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**hollywood** A left inverse is a function g such that g(f(x)) = x for all x in $\displaystyle \mathbb{R}$, and a right inverse is a function h such that f(h(x)) = x for all x in $\displaystyle \mathbb{R}$. An inverse is both a right inverse and a left inverse.

In problem 1, the range of f is $\displaystyle [-\infty,1] \cup [2,\infty]$; you can define the function piecewise - something for $\displaystyle [-\infty,1]$ and something else for $\displaystyle [2,\infty]$. The function needs to undo what f has done, and it doesn't matter what g does on (1,2) since g will never see an input in that interval.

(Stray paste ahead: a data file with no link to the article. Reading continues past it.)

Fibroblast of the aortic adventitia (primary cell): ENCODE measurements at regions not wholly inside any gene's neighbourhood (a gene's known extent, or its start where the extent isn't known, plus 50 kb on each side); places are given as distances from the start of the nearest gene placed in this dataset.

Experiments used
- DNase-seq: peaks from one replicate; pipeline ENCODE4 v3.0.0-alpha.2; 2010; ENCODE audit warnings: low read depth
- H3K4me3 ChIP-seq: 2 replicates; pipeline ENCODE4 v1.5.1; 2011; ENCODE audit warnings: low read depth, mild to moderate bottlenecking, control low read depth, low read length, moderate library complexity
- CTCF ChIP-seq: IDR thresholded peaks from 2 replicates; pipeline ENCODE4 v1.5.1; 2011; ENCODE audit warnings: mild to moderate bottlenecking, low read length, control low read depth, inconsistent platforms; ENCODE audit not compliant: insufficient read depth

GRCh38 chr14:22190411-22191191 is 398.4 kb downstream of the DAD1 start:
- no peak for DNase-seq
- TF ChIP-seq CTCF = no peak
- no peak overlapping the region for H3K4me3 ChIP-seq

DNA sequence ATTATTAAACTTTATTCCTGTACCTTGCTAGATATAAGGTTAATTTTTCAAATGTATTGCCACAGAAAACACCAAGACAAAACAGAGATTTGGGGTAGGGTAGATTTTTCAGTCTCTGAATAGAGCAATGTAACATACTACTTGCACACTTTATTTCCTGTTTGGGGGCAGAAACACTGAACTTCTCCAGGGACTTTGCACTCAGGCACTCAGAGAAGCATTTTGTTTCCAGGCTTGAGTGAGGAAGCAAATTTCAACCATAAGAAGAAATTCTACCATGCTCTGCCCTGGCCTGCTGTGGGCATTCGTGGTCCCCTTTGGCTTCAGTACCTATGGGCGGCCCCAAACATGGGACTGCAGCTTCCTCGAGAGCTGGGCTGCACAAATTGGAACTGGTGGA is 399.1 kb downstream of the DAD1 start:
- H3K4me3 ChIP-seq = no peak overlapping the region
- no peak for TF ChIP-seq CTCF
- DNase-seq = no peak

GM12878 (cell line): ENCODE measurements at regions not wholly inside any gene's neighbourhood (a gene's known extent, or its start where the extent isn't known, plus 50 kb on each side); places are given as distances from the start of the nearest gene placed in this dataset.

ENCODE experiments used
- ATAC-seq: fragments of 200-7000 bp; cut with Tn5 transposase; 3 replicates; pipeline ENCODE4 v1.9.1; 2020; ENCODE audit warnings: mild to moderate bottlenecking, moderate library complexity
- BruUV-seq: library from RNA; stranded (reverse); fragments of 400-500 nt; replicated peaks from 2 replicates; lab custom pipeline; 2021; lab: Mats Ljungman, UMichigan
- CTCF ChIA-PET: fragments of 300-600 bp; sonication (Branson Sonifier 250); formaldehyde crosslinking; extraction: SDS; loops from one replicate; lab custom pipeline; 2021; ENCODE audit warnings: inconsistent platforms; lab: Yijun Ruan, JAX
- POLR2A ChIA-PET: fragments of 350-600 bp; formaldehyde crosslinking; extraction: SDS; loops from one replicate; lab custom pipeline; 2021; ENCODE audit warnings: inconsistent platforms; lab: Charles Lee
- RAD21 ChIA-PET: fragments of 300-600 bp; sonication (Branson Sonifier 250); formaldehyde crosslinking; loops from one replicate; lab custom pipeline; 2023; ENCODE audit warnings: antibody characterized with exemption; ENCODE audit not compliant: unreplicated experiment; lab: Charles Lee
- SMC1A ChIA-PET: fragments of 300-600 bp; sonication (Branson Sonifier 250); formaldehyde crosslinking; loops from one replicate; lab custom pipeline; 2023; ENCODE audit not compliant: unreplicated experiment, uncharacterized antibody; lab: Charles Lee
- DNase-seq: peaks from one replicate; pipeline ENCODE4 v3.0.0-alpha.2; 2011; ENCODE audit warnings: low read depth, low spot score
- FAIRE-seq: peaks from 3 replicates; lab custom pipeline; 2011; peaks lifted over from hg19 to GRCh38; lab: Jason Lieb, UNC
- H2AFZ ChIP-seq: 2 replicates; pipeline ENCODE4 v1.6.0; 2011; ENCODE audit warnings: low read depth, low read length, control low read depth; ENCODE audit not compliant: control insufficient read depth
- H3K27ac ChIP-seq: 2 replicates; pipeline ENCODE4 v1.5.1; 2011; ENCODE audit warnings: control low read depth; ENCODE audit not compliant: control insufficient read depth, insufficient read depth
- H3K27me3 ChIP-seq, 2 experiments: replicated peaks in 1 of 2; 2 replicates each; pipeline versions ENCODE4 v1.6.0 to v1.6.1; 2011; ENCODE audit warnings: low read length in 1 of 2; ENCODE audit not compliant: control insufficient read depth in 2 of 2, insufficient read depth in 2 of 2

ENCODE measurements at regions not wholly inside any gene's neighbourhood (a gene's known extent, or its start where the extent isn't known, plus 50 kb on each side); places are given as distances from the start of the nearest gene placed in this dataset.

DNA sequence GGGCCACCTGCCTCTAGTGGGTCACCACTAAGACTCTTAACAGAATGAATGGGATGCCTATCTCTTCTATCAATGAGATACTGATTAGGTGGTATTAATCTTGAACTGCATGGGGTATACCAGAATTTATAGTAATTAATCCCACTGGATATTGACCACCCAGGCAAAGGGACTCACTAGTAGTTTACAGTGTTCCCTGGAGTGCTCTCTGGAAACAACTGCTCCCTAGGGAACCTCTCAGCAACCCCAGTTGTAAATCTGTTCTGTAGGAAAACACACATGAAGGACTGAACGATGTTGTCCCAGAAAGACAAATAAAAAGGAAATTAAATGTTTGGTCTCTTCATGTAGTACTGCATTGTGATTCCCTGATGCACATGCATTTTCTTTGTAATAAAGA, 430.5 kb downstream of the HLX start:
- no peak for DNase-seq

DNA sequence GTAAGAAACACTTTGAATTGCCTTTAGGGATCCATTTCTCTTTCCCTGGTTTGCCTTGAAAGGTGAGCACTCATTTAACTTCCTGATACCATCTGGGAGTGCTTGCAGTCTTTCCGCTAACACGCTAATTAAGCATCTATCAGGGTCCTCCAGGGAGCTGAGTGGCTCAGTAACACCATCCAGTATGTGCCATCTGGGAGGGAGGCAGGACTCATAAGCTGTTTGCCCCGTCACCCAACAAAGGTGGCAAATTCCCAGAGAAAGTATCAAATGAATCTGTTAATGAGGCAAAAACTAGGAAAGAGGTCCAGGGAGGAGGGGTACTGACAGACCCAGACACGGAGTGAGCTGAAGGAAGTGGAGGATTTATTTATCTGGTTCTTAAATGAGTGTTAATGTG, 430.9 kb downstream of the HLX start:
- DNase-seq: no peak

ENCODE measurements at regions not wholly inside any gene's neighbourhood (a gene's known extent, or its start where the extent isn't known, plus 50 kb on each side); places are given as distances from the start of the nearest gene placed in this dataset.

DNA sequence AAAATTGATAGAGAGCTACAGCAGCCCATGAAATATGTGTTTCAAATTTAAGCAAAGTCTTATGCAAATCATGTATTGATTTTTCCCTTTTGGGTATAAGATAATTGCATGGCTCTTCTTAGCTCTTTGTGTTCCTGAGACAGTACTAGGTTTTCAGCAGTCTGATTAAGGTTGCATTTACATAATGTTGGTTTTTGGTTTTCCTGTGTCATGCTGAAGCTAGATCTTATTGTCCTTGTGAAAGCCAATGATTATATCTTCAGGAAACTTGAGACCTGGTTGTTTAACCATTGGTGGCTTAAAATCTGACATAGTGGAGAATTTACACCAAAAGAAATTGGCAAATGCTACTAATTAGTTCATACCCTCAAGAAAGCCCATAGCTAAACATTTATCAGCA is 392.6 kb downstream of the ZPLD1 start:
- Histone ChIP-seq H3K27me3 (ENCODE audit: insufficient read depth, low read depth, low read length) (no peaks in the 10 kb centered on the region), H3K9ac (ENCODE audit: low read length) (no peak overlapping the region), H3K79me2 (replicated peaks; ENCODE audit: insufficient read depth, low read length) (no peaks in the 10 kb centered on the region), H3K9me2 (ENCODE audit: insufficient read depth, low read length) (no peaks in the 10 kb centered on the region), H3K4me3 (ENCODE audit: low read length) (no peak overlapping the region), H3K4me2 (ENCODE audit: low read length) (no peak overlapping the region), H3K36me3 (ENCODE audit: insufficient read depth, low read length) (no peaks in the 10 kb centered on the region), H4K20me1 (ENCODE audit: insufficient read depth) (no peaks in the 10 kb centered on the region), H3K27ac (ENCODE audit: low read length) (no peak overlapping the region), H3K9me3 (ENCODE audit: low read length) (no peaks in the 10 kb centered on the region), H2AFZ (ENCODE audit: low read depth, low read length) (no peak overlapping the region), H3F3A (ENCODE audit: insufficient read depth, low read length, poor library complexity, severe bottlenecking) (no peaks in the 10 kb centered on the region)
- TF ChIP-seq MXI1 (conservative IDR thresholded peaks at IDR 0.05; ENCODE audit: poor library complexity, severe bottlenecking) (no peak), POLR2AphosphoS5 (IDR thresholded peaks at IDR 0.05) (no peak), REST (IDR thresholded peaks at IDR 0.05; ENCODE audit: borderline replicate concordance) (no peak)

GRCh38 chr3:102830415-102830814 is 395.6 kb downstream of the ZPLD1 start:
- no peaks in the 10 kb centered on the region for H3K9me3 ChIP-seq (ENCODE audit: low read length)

For problem 2, you need to think the other way - you need to figure out what to feed f so that it will give you back your original input. The range of f is $\displaystyle \mathbb{R}$ since the two pieces of f overlap on the interval [-2,-1]. On that interval, you can choose what you want h to do - either output something that will trigger the first piece and give you back x or output something that will trigger the second piece and give you back x. Above and below [-2,-1] you don't have a choice - only one piece will work.

- Hollywood